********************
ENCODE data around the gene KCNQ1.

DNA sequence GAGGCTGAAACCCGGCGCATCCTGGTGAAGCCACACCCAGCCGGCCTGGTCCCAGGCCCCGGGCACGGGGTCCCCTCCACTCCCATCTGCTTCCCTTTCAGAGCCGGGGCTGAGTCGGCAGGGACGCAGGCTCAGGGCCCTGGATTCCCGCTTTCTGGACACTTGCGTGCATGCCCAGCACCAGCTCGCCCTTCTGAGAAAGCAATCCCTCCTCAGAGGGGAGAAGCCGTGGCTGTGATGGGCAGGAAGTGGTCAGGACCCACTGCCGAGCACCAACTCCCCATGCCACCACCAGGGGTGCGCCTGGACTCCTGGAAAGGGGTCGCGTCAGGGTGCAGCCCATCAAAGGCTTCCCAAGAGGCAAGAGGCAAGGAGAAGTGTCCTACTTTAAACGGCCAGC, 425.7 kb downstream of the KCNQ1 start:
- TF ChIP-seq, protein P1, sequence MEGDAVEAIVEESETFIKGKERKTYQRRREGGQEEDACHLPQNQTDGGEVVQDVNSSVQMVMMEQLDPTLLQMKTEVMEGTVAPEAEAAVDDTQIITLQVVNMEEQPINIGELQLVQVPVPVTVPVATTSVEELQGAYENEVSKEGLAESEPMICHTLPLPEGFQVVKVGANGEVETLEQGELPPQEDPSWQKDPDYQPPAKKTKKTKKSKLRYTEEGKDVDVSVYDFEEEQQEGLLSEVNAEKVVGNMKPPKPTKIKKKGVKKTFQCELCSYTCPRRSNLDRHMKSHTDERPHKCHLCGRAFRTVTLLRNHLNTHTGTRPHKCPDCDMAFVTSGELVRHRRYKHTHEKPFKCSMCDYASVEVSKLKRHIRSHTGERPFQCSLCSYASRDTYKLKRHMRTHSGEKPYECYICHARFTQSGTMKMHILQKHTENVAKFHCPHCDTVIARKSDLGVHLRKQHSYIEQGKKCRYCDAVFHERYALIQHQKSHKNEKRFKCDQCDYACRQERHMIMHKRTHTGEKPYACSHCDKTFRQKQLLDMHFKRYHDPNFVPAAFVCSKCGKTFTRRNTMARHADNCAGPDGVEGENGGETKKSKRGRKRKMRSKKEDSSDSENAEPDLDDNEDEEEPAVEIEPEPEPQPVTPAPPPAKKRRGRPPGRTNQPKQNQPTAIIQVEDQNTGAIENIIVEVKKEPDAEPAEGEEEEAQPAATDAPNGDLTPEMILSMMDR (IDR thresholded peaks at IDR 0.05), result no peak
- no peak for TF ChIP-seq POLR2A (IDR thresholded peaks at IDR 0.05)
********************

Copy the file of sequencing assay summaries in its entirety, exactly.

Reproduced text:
ENCODE data around the gene KCNQ1.

DNA sequence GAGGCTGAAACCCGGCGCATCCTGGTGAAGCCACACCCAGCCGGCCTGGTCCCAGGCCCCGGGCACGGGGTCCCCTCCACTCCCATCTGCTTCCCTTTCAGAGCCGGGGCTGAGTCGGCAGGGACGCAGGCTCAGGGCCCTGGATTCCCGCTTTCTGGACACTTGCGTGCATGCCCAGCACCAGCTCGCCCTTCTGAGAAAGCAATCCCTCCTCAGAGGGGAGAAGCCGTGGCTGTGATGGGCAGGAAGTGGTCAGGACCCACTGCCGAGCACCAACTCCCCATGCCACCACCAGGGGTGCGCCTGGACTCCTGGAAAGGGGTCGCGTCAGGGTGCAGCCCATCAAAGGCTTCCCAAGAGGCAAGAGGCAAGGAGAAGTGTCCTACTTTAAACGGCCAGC, 425.7 kb downstream of the KCNQ1 start:
- TF ChIP-seq, protein P1, sequence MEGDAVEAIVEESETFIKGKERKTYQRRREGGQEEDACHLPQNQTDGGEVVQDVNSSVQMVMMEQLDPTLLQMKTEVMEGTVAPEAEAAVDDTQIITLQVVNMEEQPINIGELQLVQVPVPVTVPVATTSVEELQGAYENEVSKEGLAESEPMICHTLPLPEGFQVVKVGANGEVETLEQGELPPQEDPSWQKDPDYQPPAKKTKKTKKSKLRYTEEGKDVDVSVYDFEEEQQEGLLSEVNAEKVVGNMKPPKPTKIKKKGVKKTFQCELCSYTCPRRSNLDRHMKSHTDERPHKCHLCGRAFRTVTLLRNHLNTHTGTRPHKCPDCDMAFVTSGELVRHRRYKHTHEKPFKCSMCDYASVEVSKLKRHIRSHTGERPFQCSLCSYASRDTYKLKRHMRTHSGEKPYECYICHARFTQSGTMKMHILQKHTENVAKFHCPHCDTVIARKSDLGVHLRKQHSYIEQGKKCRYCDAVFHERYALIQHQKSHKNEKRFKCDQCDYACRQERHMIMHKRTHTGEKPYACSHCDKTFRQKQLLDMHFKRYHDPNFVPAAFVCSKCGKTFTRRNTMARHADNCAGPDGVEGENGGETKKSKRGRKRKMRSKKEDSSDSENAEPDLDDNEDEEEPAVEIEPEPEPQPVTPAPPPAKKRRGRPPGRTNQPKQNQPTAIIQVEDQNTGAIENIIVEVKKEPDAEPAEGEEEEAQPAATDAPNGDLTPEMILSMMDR (IDR thresholded peaks at IDR 0.05), result no peak
- no peak for TF ChIP-seq POLR2A (IDR thresholded peaks at IDR 0.05)